Rohingya “Faith Movement” Calls for Equal Rights in Myanmar

Rohingya “Faith Movement” Calls for Equal Rights in Myanmar

Harakat al-Yaqeen, a Muslim Rohingya insurgency group in Rakhine State, Myanmar, has claimed responsibility for the October 9th attack that killed 9 police officers by Myanmar’s borders. Atah Ullah, the group’s leader, announced in a video interview with CNN: “We, the vulnerable and persecuted people, have asked the international community for protection against the atrocities by the government of Myanmar, but the international community turned its back on us.”

In response to the October attack, the military initiated “Clearance Operation” deploying soldiers and helicopters to find the attackers. Armed clashes ensued resulting in at least 100 Rohingyas dead and 500 arrested. According to the UN’s Office for the Coordination of Humanitarian Affairs (UNOCHA), more than 69,000 people have left to Bangladesh to avoid the violence. Aye Aye Soe, Burma’s spokesperson, denies allegations of violence commenting that the operation is conducted “within rules and regulations against armed perpetrators.”

For over 70 years, the ethnic minority, Muslims Rohingyas, have faced persecution in Myanmar where the majority of Burmese are Buddhist. The government of Myanmar has not recognized the Rohingyas as legal citizens but considers them illegal immigrants from Bangladesh. Their refugee status makes the Rohingyas easy targets; refugees from Bangladesh reported instances of killing and rape.

Al-Yaqeen claims that they are not “terrorists” and have no intentions of hurting innocent Burmese, only directing their aggression towards the oppressive government. Even though some Rohingya refugees support the violent militant resistance, others fear aggression from the resistance if they are suspected of backing the government.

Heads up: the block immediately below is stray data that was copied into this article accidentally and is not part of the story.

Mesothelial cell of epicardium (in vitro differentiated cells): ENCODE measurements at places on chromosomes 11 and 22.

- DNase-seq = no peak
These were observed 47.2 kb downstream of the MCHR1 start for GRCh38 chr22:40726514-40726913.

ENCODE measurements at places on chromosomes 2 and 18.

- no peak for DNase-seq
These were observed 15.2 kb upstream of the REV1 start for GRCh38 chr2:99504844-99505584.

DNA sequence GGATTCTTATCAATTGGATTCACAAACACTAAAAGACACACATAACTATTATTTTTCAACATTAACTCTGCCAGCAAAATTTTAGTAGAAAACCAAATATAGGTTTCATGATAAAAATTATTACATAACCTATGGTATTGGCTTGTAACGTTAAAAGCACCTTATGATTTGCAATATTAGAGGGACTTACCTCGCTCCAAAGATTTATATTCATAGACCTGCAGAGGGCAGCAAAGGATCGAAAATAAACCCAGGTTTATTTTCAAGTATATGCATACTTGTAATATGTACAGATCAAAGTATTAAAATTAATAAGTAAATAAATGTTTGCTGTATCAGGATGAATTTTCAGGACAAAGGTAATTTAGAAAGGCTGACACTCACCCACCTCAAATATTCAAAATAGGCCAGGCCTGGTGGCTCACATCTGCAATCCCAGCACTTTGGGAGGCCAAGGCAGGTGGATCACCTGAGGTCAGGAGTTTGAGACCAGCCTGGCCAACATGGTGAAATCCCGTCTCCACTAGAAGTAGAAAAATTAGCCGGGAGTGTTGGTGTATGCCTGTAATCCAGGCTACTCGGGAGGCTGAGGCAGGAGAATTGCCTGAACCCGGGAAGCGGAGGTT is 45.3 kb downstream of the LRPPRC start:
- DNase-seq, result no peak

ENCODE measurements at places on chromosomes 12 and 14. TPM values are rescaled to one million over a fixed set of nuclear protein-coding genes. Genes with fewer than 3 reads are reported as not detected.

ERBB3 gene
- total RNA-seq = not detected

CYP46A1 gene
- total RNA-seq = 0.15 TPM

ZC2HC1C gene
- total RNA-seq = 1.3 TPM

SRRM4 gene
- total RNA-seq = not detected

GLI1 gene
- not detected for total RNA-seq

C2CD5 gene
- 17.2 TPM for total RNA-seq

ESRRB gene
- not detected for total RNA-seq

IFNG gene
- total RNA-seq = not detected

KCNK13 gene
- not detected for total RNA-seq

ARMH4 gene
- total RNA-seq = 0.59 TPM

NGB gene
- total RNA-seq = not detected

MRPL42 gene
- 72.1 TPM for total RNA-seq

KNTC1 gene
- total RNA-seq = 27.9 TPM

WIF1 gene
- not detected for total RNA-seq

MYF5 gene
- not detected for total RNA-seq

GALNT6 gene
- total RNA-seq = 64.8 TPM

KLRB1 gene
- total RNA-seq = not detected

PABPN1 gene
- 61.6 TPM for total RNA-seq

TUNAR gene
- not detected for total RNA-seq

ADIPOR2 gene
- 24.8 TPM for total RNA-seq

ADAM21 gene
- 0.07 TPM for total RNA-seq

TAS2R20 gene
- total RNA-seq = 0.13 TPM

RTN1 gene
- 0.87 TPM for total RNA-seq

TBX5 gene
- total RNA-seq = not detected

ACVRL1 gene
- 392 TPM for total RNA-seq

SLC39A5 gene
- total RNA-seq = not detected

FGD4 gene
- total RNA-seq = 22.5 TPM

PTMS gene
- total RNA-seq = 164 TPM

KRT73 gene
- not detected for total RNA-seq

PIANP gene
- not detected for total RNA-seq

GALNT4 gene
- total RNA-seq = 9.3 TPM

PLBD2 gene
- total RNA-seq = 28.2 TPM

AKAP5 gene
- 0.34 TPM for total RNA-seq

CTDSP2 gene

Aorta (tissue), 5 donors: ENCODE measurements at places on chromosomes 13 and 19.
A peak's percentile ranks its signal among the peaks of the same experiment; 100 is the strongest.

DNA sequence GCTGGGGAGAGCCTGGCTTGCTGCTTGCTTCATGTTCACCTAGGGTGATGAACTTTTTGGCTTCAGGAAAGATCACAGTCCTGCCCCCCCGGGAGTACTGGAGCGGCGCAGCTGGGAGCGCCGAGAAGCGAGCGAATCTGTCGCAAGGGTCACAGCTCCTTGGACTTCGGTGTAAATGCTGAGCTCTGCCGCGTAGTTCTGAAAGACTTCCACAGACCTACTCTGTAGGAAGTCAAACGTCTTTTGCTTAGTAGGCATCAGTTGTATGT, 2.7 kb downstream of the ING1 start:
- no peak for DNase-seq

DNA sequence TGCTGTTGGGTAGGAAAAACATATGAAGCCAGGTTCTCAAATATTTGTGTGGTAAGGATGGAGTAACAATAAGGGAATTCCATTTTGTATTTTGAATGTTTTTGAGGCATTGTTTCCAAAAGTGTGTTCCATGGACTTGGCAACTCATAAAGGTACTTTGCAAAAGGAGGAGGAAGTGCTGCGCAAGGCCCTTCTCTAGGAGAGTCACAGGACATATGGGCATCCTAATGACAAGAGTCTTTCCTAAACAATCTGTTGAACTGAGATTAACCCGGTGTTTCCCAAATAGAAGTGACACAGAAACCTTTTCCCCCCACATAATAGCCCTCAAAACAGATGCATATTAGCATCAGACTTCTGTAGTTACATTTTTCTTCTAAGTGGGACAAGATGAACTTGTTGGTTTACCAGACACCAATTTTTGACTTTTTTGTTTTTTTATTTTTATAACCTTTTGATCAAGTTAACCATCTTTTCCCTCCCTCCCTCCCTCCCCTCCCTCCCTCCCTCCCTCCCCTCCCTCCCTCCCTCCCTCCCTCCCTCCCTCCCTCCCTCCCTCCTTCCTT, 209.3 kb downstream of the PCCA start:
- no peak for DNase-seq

Al-Yaqeen does not represent a military threat in the traditional sense, for the weapons they used consist of machetes and knives. However, they represent a movement – Harakat al-Yaqeen translates to the “Faith Movement”—against the failure of government policies. Since Aung San Suu Kyi’s National League for Democracy party victory in 2015, many Rohingyas trusted Aung San Suu Kyi, the State Counselor, to protect and stand up for the Rohingya people. Many Rohingyas voice disappointment and believe that the military has influence over Aung San Suu Kyi. Still, despite Naypyidaw’s military interference, the State Counselor has established the Kofi Annan-led Rakhine Commission to process citizenship rights for the Rohingya people.

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